Reply Affirmation 4
“Response to Defendant’s Reply Affirmation”, with
Filed Papers: Claim.
In this claim, claimant, an inmate under the care and custody of the Department
of Correctional Services, alleges that he was subjected to sexual harassment by
a correction officer at Oneida Correctional Facility. As set forth in his
claim, he alleges that this harassment began in the mid-January, 2006.
In this motion to dismiss, defendant acknowledges that a notice of intention to
file a claim was served upon the Attorney General on February 10, 2006, by
certified mail, return receipt requested (see Exhibits A and B to Items 1,2).
Defendant alleges, however, that claimant then served his claim upon the
Attorney General on May 23, 2006, but that the claim was served by regular,
first class mail. Defendant now seeks dismissal, contending that claimant has
failed to comply with the service requirements set forth in Court of Claims Act
Court of Claims Act § 11(a) requires that a claim must be served upon the
Attorney General either personally or by certified mail, return receipt
requested (Hodge v State of New York, 213 AD2d 766). Furthermore, such a
provision is a jurisdictional prerequisite to the institution and maintenance of
a claim, and as such must be strictly construed (Greenspan Bros. v State of
New York, 122 AD2d 249). Service of a claim which is not made in accordance
with the provisions of § 11 is insufficient to confer jurisdiction over the
State (Hodge v State of New York, supra). The use of ordinary
mail to serve a claim upon the Attorney General is therefore insufficient to
acquire jurisdiction (Bogel v State of New York, 175 AD2d 493).
In this matter, defendant’s attorney has attached a copy of the envelope
in which the claim was mailed (see Exhibit D to Items 1,2), on which postage in
the amount of $1.17 is affixed. This amount is insufficient postage for
certified mail, return receipt requested service, and there are no markings on
the envelope to indicate that this claim was mailed by any means other than by
regular, first class mail. Accordingly, this Court finds and determines that
the claim was served by regular, first class mail, and not by certified mail,
return receipt requested, as required by § 11(a).
In his response to this motion (see Item 3), claimant has attached documents
which seem to indicate that claimant had submitted a request for certified
mailing of his claim to officials at Mid-State Correctional Facility in May
2006, and that this request was apparently denied. An unsigned note is attached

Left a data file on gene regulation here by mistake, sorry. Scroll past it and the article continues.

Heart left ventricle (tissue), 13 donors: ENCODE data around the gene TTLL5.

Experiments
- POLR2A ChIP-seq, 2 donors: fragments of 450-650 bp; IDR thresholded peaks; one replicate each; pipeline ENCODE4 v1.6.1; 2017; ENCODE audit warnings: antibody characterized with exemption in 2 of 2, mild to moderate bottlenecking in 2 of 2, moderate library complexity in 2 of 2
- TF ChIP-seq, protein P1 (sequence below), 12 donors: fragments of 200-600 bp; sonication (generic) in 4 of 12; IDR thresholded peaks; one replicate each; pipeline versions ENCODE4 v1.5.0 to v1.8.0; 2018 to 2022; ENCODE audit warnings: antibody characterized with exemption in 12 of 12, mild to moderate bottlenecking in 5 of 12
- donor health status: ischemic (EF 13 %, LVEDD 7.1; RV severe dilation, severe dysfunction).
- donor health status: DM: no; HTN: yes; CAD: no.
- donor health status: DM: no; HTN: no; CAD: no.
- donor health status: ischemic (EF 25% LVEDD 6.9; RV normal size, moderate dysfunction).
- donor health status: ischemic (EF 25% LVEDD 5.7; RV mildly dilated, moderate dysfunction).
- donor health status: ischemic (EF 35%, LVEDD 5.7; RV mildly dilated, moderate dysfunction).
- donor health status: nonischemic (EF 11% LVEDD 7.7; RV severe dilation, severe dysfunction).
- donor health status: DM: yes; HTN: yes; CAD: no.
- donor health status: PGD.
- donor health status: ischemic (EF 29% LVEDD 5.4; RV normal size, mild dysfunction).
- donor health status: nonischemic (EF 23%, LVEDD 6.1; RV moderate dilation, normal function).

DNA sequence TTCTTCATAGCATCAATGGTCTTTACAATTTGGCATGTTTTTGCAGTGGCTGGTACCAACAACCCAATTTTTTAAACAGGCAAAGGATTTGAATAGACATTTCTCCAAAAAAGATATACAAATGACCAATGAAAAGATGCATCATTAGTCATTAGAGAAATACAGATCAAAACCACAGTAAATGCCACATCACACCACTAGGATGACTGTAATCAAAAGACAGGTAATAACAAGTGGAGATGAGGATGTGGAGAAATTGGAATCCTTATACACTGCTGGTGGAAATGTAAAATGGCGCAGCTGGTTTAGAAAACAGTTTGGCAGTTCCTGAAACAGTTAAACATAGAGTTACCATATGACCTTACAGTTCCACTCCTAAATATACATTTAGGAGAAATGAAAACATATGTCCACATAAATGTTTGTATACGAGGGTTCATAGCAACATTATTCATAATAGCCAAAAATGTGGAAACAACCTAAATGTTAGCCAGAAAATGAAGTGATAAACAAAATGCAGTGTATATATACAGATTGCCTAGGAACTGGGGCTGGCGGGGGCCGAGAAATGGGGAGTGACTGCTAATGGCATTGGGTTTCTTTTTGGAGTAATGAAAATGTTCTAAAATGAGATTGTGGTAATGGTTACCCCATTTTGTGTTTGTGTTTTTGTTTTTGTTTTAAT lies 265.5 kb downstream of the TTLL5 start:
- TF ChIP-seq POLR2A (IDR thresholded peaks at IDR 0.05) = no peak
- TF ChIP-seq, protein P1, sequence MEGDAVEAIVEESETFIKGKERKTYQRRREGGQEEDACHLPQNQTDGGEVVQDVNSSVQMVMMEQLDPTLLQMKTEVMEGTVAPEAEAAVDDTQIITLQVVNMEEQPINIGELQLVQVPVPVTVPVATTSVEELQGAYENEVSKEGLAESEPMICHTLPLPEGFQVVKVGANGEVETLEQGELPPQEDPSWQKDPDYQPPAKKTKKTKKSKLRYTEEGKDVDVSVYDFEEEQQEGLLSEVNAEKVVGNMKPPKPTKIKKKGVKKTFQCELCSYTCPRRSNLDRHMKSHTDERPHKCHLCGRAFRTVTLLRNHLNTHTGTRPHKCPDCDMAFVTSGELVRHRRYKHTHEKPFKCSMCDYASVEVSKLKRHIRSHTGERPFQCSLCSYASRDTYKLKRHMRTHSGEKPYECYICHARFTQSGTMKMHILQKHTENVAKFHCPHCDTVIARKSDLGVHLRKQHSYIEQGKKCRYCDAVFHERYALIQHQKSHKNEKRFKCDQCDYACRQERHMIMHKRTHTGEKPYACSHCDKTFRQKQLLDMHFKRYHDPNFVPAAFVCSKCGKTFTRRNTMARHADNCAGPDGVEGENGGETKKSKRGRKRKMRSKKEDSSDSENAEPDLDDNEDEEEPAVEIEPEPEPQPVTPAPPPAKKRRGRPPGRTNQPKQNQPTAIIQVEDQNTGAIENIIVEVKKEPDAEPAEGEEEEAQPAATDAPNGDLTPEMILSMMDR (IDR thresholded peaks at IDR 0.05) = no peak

to these documents stating: “Inmate must show proof that these envelopes
are court mandated to be there by a certain date”. The Court (and
defendant’s attorney) has interpreted these documents as an assertion by
claimant that the State should be estopped from relying upon the defense of
Interestingly, in his response (see Item 5) to defendant’s reply (see
Item 4), claimant did not address the estoppel issue which was raised in the
reply, but instead he contends that service of his notice of intention by
certified mail, return receipt requested, satisfies the service requirements
contained in § 11(a).
With regard to estoppel, the “misfeasance or malfeasance on the part of
facility officials may be a proper excuse to timely file” a claim,
entitling a claimant, under certain circumstances, to rely upon the defense of
estoppel (Rivera v State of New York, 5 AD3d 881; see also Wattley v
State of New York, 146 Misc 2d 968).
In this particular instance, although the Court finds that claimant made an
initial request to facility officials to have his claim served by certified
mail, return receipt requested, he has submitted no evidence whatsoever to
establish that he pursued his request, or submitted any further information to
facility officials when his initial request was denied for lack of supporting
information. This Court therefore finds that claimant is not entitled to rely
upon the doctrine of equitable estoppel.
Furthermore, and addressing the issue raised in claimant’s response to
defendant’s reply, even though defendant acknowledges that
claimant’s notice of intention was properly served, Courts have uniformly
held that pursuant to § 11(a), both the notice of intention to file
a claim and a claim must be served by certified mail, return receipt requested
(see Hodge v State of New York, 213 AD2d 766). Accordingly, based upon
the Court’s earlier determination herein that the claim was served by
regular, first class mail, and not by certified mail, return receipt requested,
the claim is jurisdictionally defective and must be dismissed.
Even though this claim must be dismissed, based upon improper service of the
claim, the Court again notes (based upon the facts acknowledged by defendant in
this application) that the notice of intention to file a claim has been timely
and properly served. Additionally, it appears that claimant’s time to
properly file and serve a claim has not yet expired, either under § 10(3)
or § 10(3-b) of the Court of Claims Act. Therefore, claimant, at his
option, may still be able to pursue his cause of action in a new claim, provided
that the claim is filed and served within the time periods set forth in §
10(3) or § 10(3-b), and that such service complies with the requirements of
Based upon the foregoing, it is
ORDERED, that Motion No. M-71955 is hereby GRANTED; and it is further
ORDERED, that Claim No. 112365 is hereby DISMISSED.